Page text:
A former Oakland Raiders cheerleader, who goes by Lacy T. in her complaint, filed the first lawsuit, Lacy T. v. The Oakland Raiders, et al, No. RG14710815, complaint (Cal. Super. Ct., Alameda Co., Jan. 22, 2014). She worked as a "Raiderette" during the 2013-14 football season and allegedly received $125 per game no matter how many hours she worked. She also claimed that cheerleaders do not receive any pay until the end of the Raiders' season in January. Her lawsuit identified a class of cheerleaders employed as Raiderettes from January 22, 2010 to the present, and asserted causes of action for violations of minimum wage, overtime, and other provisions of the California Labor Code.

The U.S. Department of Labor found in March that the team is a "seasonal" employer, and therefore is exempt from federal minimum wage laws. California labor law, however, does not have this exemption. A second lawsuit against the team, Caitlin Y., et al v. The National Football League, et al, No. RG14727746, complaint (Cal. Super. Ct., Alameda Co., Jun. 4, 2014), makes similar wage-related allegations, but also claims sexual harassment and other unlawful practices.

Continue reading "Current and Former NFL Cheerleaders Sue Teams for Wage Violations" »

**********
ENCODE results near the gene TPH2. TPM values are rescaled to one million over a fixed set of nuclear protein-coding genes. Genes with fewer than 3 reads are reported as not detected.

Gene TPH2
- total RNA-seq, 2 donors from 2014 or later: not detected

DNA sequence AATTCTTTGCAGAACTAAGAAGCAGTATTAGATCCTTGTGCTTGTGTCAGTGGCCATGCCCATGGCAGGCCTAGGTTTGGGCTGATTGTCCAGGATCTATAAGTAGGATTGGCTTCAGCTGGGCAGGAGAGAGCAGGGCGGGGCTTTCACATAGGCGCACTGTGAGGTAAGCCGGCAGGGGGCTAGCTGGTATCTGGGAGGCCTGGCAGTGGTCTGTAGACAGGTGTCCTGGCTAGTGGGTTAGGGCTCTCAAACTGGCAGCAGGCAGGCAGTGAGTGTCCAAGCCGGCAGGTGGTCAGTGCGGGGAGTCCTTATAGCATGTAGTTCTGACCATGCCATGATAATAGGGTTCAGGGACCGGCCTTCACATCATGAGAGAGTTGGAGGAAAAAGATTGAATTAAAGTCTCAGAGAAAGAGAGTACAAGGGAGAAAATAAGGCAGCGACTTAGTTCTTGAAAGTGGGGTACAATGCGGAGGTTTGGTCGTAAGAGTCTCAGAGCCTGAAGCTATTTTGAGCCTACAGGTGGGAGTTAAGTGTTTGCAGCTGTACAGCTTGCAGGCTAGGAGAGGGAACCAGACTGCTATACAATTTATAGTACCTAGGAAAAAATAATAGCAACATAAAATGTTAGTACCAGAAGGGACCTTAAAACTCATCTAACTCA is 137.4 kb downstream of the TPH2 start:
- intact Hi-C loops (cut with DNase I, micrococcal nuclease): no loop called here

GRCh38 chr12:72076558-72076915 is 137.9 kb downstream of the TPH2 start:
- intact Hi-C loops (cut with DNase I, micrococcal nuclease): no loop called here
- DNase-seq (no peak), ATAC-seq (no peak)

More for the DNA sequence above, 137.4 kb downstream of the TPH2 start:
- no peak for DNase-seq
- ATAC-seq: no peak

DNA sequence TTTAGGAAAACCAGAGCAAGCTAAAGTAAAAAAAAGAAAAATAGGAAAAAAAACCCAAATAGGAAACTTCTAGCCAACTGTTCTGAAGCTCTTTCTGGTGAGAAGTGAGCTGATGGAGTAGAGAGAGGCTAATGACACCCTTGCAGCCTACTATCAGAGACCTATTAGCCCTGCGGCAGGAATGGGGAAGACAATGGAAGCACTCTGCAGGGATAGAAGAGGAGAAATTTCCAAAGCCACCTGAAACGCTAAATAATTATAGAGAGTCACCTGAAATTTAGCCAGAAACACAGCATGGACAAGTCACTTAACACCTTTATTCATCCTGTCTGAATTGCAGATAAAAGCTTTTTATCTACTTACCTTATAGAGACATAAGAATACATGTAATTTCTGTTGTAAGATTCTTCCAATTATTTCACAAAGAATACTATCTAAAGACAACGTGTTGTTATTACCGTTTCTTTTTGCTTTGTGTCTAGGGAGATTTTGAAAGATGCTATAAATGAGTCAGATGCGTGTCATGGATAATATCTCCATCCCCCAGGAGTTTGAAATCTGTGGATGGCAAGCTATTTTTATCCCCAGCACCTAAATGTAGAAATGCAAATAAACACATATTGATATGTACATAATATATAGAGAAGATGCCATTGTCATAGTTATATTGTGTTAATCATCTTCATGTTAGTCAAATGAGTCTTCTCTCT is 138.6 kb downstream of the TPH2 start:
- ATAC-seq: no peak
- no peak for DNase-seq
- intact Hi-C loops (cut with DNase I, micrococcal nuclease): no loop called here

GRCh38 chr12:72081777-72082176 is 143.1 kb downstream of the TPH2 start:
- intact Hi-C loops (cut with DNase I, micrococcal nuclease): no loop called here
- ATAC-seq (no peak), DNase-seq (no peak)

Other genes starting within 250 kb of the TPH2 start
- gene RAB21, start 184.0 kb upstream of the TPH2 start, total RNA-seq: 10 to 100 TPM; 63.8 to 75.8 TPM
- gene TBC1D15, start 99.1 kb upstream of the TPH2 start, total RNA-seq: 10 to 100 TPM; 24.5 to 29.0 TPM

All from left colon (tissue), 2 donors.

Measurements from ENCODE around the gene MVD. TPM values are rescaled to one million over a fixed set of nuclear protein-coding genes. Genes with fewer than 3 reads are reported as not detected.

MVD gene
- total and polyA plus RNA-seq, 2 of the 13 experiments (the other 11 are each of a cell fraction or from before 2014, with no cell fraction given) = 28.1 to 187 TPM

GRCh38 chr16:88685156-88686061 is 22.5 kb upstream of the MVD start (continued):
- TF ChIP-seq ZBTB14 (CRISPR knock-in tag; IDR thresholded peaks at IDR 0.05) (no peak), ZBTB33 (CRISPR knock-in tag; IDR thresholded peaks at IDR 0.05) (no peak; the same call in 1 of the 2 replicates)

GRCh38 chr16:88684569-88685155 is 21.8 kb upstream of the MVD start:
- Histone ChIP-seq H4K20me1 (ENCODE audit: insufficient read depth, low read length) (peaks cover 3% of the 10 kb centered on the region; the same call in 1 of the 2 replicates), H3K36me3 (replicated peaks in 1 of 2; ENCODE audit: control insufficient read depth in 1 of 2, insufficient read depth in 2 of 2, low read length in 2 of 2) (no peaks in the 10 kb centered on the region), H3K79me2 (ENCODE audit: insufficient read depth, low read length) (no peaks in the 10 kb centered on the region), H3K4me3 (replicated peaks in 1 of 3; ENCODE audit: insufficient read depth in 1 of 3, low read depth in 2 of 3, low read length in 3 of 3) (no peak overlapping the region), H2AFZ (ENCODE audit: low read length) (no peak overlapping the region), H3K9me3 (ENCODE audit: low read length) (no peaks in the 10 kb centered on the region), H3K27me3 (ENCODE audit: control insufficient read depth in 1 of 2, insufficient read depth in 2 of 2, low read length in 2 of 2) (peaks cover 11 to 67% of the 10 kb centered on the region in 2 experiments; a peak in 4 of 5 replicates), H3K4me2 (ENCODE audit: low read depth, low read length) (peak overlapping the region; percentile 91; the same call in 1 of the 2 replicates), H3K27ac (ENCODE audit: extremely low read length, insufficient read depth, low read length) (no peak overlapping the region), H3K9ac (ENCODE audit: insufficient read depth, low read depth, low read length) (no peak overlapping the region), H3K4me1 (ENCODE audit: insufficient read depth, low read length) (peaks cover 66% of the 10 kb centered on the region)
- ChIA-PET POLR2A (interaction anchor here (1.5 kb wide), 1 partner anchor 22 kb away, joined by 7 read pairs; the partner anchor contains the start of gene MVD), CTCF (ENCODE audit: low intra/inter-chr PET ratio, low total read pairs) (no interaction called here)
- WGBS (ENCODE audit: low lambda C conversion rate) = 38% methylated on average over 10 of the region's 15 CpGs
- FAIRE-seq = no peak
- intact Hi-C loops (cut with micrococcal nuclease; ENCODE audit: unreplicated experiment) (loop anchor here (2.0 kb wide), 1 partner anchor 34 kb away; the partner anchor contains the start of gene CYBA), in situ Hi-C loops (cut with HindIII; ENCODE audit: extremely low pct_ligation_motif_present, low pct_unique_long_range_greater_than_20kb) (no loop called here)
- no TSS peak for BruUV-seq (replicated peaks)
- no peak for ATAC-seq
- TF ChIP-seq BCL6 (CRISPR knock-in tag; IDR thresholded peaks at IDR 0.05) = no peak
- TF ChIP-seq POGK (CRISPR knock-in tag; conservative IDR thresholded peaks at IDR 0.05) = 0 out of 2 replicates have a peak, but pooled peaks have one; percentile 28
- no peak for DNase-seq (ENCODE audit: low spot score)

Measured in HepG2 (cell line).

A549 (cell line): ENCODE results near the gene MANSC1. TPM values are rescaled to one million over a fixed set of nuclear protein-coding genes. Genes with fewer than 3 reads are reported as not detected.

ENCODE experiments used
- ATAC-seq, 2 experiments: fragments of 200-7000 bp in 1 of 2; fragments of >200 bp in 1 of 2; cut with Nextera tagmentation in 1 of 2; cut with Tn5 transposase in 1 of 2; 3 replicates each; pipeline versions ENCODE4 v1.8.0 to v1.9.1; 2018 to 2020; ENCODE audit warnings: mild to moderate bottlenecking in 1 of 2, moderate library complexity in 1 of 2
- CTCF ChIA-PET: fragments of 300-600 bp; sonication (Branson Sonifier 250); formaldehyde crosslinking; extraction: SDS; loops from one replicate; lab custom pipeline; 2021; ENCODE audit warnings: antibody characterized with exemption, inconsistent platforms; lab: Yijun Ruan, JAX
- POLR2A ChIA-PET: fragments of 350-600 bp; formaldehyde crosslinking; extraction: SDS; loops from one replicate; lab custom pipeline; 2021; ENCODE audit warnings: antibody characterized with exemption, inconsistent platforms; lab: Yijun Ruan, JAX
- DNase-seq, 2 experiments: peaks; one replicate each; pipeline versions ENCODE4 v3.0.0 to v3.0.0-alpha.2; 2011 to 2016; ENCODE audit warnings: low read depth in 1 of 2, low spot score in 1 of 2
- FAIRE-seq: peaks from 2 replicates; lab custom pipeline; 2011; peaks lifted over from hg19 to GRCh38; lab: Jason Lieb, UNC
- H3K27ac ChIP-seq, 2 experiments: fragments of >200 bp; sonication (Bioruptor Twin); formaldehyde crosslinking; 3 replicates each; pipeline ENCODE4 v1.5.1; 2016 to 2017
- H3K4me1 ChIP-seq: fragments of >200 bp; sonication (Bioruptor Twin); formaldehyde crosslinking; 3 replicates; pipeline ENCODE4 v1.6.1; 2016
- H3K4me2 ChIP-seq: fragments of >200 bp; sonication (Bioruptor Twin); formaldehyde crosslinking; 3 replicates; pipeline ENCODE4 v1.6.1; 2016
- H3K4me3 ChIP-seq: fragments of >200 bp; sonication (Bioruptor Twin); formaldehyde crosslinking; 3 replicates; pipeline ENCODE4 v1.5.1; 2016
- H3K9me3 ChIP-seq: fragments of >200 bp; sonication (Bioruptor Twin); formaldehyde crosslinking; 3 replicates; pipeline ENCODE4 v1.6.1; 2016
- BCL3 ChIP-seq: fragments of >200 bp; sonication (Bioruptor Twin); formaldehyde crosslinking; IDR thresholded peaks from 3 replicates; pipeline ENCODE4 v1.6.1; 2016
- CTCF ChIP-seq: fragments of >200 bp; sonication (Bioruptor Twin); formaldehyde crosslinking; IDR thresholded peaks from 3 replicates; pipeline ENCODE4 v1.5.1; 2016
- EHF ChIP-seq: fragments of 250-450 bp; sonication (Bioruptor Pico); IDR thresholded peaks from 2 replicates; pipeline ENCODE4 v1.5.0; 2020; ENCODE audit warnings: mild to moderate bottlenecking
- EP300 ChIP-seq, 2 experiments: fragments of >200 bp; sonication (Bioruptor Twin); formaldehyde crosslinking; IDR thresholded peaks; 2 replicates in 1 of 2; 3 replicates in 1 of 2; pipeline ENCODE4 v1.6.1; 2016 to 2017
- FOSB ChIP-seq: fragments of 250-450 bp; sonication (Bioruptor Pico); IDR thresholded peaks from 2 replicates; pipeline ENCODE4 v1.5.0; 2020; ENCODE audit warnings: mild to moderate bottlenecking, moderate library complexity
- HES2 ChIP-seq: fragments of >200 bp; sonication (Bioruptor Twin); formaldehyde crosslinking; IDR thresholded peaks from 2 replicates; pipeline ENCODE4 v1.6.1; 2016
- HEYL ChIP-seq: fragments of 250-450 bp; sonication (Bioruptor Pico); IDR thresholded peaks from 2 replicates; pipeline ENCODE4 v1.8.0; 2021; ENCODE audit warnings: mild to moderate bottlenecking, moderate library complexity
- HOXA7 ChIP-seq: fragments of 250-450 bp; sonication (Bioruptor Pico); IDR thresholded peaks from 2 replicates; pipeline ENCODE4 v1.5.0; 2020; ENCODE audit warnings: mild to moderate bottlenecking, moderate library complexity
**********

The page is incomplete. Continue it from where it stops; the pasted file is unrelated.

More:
Wrongful Termination May Expose Employers to Defamation Claims

July 22, 2014

Censored_section_of_Green_Illusions_by_Ozzie_Zehner.jpgFederal, state, and local employment statutes prohibit employers from discriminating based on certain protected categories, such as race, sex, or religion. In some situations, an employer may want to fire an employee, but lacks a non-discriminatory basis for doing so. If that employer makes a false statement regarding the employee as a pretext or justification for termination, the employer could be liable for defamation if the statement was made to the public. Defamation law allows an individual to recover damages for false statements, made with knowledge of their falsity, that cause actual harm.

In both New Jersey and New York, the elements of a defamation claim are (1) a false statement, (2) unprivileged or unauthorized publication to a third party, (3) negligence with regard to the statement's falsity, and (4) actual harm to the subject of the statement. Lee v. Bankers Trust Co., 166 F.3d 540, 546 (2d. Cir. 1999); Dillon v. City of New York, 261 A.2d 34, 38 (NY App. 1999). "Publication" may include written publication, known as libel, or a verbal statement to one or more people other than the subject, known as slander.

New Jersey, along with many other states, follows the "single publication" rule, meaning that a cause of action for defamation begins to accrue when the statement is first published. Barres v. Holt, Rinehart and Winston, Inc., 74 N.J. 461, 462-63 (1977). This rule generally applies to statements published on the internet. Churchill v. New Jersey, 876 A.2d 311, 319 (NJ App. 2005).

Continue reading "Wrongful Termination May Expose Employers to Defamation Claims" »

Retail Chain Allegedly Fired Gay Male Employees to Cut Costs, According to Lawsuit

July 15, 2014